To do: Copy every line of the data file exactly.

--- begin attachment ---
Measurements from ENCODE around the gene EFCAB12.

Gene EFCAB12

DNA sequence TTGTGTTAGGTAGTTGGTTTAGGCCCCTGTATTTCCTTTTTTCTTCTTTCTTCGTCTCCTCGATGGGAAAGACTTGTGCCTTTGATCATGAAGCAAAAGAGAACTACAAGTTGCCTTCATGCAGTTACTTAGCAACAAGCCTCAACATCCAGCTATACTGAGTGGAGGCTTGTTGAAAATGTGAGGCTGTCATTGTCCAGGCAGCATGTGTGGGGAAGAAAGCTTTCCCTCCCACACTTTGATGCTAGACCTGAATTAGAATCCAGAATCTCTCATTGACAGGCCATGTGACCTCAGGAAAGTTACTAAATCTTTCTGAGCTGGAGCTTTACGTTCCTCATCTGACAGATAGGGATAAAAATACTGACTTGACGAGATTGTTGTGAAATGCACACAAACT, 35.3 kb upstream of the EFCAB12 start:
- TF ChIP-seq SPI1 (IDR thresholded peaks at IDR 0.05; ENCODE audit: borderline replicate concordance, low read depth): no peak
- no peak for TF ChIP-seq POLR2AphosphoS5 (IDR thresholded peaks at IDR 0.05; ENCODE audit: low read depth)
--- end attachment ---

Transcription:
Measurements from ENCODE around the gene EFCAB12.

Gene EFCAB12

DNA sequence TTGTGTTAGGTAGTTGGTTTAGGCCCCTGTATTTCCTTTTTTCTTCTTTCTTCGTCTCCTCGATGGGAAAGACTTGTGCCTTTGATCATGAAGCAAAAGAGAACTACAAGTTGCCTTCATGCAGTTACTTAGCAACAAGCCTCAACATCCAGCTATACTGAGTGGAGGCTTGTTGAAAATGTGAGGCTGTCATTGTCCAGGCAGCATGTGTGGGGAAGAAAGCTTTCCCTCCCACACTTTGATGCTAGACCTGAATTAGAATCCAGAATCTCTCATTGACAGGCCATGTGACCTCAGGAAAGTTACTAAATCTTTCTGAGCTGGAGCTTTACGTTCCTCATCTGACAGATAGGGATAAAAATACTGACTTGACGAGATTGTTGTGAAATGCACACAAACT, 35.3 kb upstream of the EFCAB12 start:
- TF ChIP-seq SPI1 (IDR thresholded peaks at IDR 0.05; ENCODE audit: borderline replicate concordance, low read depth): no peak
- no peak for TF ChIP-seq POLR2AphosphoS5 (IDR thresholded peaks at IDR 0.05; ENCODE audit: low read depth)